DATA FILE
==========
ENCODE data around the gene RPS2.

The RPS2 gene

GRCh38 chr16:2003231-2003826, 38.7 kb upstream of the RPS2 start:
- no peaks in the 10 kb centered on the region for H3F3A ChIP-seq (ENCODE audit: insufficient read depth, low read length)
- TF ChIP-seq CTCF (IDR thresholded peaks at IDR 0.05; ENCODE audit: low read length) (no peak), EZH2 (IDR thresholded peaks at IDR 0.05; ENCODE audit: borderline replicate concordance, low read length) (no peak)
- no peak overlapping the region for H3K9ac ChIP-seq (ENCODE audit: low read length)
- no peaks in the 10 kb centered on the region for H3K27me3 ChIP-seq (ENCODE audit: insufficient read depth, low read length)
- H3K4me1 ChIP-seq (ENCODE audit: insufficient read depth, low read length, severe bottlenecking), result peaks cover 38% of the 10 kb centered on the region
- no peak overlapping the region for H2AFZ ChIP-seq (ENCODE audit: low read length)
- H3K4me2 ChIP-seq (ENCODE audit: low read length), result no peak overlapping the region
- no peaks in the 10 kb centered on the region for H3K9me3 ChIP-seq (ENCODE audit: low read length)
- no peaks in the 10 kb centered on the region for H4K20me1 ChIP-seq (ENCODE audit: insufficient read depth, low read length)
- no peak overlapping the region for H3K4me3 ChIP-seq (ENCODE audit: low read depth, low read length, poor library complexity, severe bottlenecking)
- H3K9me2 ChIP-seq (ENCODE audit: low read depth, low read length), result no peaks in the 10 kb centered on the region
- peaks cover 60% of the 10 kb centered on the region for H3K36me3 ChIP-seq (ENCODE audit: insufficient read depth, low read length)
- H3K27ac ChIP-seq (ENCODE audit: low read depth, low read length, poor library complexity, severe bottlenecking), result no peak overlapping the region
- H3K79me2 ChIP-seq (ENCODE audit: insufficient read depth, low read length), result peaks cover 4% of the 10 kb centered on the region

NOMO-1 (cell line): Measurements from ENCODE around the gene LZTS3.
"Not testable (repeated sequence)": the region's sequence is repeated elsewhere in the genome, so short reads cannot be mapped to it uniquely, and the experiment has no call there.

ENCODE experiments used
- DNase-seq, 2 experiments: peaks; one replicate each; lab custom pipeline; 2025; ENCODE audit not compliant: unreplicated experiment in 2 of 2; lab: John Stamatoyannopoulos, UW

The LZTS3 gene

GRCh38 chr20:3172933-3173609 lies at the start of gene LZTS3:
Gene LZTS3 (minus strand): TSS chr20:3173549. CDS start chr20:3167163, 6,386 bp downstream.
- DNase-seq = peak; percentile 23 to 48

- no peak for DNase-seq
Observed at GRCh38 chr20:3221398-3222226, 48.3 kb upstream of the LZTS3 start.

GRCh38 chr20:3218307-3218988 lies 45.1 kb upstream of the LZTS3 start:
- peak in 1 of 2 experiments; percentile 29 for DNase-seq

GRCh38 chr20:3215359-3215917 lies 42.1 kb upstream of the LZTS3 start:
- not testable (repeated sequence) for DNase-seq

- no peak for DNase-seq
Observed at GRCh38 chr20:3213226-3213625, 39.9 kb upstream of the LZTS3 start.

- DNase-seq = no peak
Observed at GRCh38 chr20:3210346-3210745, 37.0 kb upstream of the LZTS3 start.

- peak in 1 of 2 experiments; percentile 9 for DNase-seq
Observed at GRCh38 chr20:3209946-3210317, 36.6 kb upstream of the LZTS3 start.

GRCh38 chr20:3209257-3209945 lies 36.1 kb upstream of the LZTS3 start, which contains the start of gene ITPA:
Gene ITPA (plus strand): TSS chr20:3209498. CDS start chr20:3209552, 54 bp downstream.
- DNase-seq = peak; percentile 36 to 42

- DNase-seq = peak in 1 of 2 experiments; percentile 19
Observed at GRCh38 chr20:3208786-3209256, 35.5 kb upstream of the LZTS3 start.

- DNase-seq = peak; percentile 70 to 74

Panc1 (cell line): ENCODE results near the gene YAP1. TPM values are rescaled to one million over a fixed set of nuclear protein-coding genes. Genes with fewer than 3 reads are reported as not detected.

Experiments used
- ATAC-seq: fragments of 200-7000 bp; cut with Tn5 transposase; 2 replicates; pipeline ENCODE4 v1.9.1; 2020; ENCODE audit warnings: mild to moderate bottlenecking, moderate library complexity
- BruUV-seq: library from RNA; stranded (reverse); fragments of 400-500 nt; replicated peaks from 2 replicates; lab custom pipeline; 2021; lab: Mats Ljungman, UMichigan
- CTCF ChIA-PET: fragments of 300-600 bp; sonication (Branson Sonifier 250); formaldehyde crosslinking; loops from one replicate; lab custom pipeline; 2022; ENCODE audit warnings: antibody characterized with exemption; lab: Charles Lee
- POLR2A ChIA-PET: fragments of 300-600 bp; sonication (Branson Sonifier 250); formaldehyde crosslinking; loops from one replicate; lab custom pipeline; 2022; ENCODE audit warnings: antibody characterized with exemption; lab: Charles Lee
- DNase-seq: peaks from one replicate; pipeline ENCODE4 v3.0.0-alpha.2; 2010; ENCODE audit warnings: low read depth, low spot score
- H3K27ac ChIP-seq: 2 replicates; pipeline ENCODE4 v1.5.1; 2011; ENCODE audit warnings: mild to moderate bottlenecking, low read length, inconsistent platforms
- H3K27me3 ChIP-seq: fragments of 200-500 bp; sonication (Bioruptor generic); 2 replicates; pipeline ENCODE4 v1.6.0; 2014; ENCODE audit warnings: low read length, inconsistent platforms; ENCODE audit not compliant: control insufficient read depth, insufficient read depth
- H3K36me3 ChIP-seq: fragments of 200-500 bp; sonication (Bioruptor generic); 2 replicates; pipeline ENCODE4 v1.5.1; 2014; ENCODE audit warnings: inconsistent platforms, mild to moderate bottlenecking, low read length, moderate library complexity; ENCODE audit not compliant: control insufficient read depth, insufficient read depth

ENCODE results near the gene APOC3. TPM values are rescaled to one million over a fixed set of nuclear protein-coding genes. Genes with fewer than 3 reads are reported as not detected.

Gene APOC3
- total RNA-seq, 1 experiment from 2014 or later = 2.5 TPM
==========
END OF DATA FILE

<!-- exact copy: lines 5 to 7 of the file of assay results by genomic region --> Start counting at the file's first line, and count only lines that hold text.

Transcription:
- TF ChIP-seq CTCF (IDR thresholded peaks at IDR 0.05; ENCODE audit: low read length) (no peak), EZH2 (IDR thresholded peaks at IDR 0.05; ENCODE audit: borderline replicate concordance, low read length) (no peak)
- no peak overlapping the region for H3K9ac ChIP-seq (ENCODE audit: low read length)
- no peaks in the 10 kb centered on the region for H3K27me3 ChIP-seq (ENCODE audit: insufficient read depth, low read length)